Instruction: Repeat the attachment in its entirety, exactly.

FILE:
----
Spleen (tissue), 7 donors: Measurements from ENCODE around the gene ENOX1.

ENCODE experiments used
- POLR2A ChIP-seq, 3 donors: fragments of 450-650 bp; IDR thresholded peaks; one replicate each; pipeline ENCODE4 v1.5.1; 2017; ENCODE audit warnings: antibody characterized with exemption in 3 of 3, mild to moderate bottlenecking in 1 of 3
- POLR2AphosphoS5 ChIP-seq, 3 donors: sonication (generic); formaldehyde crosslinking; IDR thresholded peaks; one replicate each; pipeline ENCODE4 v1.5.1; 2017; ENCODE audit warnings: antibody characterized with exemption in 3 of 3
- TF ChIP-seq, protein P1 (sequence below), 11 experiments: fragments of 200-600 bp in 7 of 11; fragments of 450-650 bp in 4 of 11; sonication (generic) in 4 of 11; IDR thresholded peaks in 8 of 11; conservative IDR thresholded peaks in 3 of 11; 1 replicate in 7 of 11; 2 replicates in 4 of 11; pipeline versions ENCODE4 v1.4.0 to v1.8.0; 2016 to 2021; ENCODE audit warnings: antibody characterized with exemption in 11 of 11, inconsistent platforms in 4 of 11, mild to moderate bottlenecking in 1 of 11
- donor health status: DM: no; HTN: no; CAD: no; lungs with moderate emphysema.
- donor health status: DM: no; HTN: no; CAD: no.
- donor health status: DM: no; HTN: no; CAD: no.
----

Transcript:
Spleen (tissue), 7 donors: Measurements from ENCODE around the gene ENOX1.

ENCODE experiments used
- POLR2A ChIP-seq, 3 donors: fragments of 450-650 bp; IDR thresholded peaks; one replicate each; pipeline ENCODE4 v1.5.1; 2017; ENCODE audit warnings: antibody characterized with exemption in 3 of 3, mild to moderate bottlenecking in 1 of 3
- POLR2AphosphoS5 ChIP-seq, 3 donors: sonication (generic); formaldehyde crosslinking; IDR thresholded peaks; one replicate each; pipeline ENCODE4 v1.5.1; 2017; ENCODE audit warnings: antibody characterized with exemption in 3 of 3
- TF ChIP-seq, protein P1 (sequence below), 11 experiments: fragments of 200-600 bp in 7 of 11; fragments of 450-650 bp in 4 of 11; sonication (generic) in 4 of 11; IDR thresholded peaks in 8 of 11; conservative IDR thresholded peaks in 3 of 11; 1 replicate in 7 of 11; 2 replicates in 4 of 11; pipeline versions ENCODE4 v1.4.0 to v1.8.0; 2016 to 2021; ENCODE audit warnings: antibody characterized with exemption in 11 of 11, inconsistent platforms in 4 of 11, mild to moderate bottlenecking in 1 of 11
- donor health status: DM: no; HTN: no; CAD: no; lungs with moderate emphysema.
- donor health status: DM: no; HTN: no; CAD: no.
- donor health status: DM: no; HTN: no; CAD: no.